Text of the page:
Miguel Cabrera’s former teammate Jose Iglesias rushed over from his shortstop position to hug him after recording his 3,000th career hit.
He wanted to be the first to do it.
“I said ‘We did it’,” Iglesias told the Free Press of his message after the game. “Miggy has been an incredible influence in my career on and off the field, and this was a big moment for him.”
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Iglesias got to be the one to physically hand him the ball, calling it one of the coolest days of his career. But prior to the game, he admitted the two shared a moment that had a bit more anxiety.
“I couldn’t sleep last night,” Iglesias said. “(Miggy) said, ‘I couldn’t sleep last night,’ and I was like, ‘Me either, so let’s knock that out early … you better hit one.'”
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Cabrera did in fact hit one — a single to right field, before later hitting a two-run single up the middle, finishing the day 2-for-4 as the Detroit Tigers rolled the Rockies, 13-0.
“We just witnessed history,” said Tigers manager A.J. Hinch after the game. “The emotion kind of built a little bit, every at bat was just like a Game 7 of the World Series at-bat.”
And if you think Detroit was rocking on Saturday when Miguel Cabrera recorded his 3,000th hit, you should’ve heard what was going on in his hometown of Maracay, Venezuela.
And all over the country for that matter.
Streets were reportedly shutdown, hometown supporters flooding their local watering holes, hoping to see exactly what they saw — Cabrera become the 33rd player in MLB history with at least 3,000 hits.
Nobody wants to be the man to give up the history, but Rockies starting pitcher Antonio Senzatela who did give up the base knock is from Venezuela — his hometown of Valencia just 45 minutes away from Maracay.
“It’s good for him and good for Venezuela,” Senzatela said. “He’s the best Venezuelan player ever in the big leagues. When I grew up, I was watching him. When he was in the major leagues for the first time, I was 8 years old.
“Now I’m pitching here, so I’m happy for him…I just didn’t want to give up a hit.”
“For the country it’s a very important moment,” added Venezuelan reporter Daniel Álvarez-Montes during an interview with Bally Sports Detroit. “With everything that’s going on and the dictatorship … Miggy united people.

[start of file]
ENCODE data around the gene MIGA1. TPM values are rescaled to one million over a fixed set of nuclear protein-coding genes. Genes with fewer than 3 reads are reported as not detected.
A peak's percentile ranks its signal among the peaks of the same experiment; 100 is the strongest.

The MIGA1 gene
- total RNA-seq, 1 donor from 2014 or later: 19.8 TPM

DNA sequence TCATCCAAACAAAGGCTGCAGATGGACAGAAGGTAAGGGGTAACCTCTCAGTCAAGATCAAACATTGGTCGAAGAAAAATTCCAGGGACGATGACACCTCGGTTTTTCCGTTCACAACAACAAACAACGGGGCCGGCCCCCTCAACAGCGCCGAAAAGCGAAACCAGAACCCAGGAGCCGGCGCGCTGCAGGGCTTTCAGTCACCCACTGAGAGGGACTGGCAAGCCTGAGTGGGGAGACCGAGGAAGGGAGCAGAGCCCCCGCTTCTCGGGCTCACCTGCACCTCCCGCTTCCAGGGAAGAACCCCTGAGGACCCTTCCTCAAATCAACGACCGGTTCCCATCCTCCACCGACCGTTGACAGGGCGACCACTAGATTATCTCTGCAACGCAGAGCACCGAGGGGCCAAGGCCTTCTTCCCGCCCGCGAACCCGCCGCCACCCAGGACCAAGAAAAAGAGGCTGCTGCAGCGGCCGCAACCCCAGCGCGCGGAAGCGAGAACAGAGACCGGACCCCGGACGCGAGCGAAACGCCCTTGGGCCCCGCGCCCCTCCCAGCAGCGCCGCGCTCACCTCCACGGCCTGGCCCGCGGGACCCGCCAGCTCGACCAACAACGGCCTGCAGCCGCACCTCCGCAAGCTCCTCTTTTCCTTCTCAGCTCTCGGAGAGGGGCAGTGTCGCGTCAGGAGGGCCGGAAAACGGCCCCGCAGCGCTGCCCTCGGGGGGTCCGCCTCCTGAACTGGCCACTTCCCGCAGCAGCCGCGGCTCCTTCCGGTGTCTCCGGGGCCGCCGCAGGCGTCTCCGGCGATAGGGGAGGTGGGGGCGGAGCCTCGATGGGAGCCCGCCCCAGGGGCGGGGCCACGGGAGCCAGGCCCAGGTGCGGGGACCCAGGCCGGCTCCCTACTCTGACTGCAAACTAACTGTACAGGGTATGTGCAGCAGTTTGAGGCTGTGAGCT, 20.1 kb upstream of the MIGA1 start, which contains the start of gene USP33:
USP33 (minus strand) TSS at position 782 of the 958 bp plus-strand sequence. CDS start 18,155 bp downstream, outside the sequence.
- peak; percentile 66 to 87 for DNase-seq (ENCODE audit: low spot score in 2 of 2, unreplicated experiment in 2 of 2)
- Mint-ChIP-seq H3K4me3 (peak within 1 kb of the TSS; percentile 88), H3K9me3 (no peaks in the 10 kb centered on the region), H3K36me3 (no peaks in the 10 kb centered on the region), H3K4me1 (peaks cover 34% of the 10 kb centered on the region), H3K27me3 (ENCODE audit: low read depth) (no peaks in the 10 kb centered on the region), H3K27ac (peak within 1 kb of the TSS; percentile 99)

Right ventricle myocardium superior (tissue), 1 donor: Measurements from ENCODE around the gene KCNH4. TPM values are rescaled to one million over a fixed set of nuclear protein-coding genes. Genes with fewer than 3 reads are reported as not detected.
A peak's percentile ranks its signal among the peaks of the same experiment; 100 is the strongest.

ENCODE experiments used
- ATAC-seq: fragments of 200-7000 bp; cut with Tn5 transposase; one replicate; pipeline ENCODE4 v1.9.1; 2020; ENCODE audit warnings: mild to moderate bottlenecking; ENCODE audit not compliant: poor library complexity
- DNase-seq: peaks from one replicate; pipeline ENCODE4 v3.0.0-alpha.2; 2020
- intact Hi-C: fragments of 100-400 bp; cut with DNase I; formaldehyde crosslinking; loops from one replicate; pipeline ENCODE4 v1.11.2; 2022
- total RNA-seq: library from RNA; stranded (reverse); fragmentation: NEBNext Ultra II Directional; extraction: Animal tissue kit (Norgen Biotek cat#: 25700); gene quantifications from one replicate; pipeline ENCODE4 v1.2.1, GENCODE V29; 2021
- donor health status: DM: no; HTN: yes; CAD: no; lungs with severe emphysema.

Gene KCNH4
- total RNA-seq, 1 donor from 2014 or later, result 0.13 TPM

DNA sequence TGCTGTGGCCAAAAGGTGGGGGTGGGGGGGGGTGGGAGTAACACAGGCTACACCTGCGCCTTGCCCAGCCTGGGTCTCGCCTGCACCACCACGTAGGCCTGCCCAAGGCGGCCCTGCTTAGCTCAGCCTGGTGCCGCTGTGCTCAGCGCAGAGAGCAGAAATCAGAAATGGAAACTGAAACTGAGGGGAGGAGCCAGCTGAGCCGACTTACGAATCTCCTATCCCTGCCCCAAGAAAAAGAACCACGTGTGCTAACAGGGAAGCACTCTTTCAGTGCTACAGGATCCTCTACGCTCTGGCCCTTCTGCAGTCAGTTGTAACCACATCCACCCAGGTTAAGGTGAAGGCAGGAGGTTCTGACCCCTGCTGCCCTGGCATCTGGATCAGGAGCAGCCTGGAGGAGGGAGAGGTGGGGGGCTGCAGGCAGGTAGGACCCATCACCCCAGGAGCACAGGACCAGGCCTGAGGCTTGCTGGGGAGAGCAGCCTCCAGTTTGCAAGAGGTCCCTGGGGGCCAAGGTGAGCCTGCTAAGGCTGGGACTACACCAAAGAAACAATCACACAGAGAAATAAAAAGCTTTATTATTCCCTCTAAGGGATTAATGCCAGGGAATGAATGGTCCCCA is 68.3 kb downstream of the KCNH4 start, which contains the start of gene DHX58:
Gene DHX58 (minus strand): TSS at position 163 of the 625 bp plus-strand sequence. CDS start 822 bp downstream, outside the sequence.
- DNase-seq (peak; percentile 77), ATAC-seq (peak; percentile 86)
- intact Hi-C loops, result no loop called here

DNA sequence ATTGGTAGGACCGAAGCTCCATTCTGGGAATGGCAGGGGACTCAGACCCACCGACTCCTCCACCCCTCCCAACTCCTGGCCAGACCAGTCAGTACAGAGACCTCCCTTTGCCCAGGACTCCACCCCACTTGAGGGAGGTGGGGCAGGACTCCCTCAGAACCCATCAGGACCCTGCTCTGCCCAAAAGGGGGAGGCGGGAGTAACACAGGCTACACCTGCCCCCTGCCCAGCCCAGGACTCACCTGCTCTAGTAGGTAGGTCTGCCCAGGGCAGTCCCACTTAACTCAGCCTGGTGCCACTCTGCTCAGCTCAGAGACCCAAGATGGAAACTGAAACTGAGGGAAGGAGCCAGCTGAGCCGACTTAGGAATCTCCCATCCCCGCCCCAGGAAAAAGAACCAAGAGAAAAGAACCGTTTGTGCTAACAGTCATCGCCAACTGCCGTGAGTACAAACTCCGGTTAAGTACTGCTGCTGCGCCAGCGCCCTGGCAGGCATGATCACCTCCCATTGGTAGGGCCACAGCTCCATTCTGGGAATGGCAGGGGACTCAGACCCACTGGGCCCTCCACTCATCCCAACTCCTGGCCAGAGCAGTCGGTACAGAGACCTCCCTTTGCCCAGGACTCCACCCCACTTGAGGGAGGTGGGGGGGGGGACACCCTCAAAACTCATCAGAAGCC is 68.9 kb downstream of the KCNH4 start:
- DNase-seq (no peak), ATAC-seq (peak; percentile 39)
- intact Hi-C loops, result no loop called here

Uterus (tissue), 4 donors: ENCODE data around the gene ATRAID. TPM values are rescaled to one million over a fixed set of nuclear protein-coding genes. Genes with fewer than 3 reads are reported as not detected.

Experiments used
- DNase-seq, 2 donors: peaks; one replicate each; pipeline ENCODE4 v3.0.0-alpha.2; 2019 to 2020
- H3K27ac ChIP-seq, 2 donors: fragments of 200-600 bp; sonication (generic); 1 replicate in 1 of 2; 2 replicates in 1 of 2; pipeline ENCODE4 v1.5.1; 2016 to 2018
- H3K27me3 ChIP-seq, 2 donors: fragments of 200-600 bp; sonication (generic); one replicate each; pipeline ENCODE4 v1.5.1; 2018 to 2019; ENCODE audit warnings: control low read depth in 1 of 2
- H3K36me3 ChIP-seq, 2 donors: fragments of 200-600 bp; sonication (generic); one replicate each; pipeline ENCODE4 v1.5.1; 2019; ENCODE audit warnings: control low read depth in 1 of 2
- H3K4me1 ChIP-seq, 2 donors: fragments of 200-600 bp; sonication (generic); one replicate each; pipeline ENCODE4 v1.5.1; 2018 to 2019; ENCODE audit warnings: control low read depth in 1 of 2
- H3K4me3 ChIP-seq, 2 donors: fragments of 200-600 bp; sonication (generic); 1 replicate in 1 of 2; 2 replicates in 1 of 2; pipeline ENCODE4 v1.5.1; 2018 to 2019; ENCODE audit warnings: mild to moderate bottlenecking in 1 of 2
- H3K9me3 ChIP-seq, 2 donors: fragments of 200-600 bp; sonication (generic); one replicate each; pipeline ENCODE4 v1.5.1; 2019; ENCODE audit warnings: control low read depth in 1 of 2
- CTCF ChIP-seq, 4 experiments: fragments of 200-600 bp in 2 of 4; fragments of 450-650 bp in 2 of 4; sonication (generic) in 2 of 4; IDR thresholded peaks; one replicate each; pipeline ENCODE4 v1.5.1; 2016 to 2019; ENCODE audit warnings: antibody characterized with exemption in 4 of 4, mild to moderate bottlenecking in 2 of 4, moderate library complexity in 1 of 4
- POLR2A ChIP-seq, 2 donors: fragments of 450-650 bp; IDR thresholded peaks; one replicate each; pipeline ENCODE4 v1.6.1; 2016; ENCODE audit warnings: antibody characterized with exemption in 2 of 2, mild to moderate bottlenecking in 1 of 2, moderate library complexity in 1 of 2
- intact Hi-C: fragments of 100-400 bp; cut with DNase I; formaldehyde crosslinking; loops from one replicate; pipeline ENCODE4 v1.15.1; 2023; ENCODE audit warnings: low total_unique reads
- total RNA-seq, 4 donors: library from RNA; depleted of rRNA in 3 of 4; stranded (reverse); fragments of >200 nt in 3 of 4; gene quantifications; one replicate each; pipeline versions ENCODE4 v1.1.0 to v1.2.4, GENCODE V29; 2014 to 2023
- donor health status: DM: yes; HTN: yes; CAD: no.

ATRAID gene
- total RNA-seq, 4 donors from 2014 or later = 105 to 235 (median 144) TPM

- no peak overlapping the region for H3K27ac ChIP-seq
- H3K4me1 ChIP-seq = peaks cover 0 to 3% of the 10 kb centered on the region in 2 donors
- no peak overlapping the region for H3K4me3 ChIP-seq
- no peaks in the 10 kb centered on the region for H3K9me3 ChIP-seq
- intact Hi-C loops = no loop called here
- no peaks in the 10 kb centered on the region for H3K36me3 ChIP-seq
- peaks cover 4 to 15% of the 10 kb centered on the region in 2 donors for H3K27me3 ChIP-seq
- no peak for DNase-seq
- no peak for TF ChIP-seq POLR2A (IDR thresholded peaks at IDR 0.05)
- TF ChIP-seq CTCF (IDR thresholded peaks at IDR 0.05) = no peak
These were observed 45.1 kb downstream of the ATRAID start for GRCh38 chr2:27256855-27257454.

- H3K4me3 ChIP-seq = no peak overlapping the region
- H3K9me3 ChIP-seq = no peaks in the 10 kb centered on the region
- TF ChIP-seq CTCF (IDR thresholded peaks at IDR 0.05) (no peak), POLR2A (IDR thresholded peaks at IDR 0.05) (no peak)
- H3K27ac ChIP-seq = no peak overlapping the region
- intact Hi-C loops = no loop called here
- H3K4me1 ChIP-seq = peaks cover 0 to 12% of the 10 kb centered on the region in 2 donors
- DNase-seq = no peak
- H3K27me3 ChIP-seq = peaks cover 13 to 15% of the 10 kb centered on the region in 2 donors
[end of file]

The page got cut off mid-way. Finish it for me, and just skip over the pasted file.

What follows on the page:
“Right now every single Venezuelan is watching this and rooting for the same guy.”
That includes a number of Rockies players and managers have ties to the Tigers superstar as well, but few have known him as long as Colorado bench coach Mike Redmond.
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Redmond was in the on-deck circle when Miguel Cabrera got his first major league hit — a two-run walk off home run to straight away centerfield against the then-Tampa Bay Devil Rays.
Redmond also played in Minnesota for five years; two of those overlapped with Cabrera’s time in Detroit. On Saturday, he was in the opposing dugout for the historic moment.
“I was happy I didn’t have to go into the game,” he joked about what he remembered of Cabrera’s first hit. “But really, he came up and was a huge lift and spark for us in ’03 and helped us win the World Series.
“To have a chance to watch (hit No. 3,000), after seeing his first and playing together for two years, it was pretty cool.”
The more one breaks down Cabrera’s numbers, the more absurd they become.
He’s one of just seven players to have at least 500 home runs and 3,000 hits.
He’s one of just three to do that with at least a .300 average: Hank Aaron and Willie Mays are the others.
The list of people with 3,000 hits, multiple MVPs, multiple batting titles and a World Series is a short one: Cabrera and Stan Musial.
There aren’t many cities that get to watch such extended greatness and there are even fewer players who get to watch it up close. And those who were involved in it know what it means.
“It’s such a big deal, we don’t know when we will experience something like this again,” Iglesias said. “We might never experience it ever again.
“Regardless it’s such a great achievement for everybody, but especially for Miggy who has been through a lot of injuries in his career and played through it and I was able to play next to him for so many years … I couldn’t be more proud of him.”
Among the faces in the crowd for the historic day, former Lions quarterback Matthew Stafford. Stafford told the Free Press it was “amazing” to see it in person and that he’s been a fan of Cabrera’s for going on 15 years.
“He got here in 2008, I got here in 2009 and being able to watch him do his thing from a far for so many years was special,” Stafford said. “To be able to luck out and be in the house when he gets it done and gets 3,000 is something I’ll always remember.”
Now, the debate can continue about Cabrera’s place in history. Among Venezuelans, there’s no doubt he’s the greatest. Among right-handed hitters, many believe the same.
His career .310 average is the highest for anybody to have 500 home runs and 3,000 hits. On his next double, he will have 600 of those, too.
For Iglesias, who has played in Boston, Detroit, Cincinnati, Baltimore, the LA Angels and now Colorado, nobody compares.
“Miggy is the No. 1, he’s the best hitter I’ve ever played with hands down,” he said. “He made me the player I am … he’s like a brother to me.”
George is Digismak’s reported cum editor with 13 years of experience in Journalism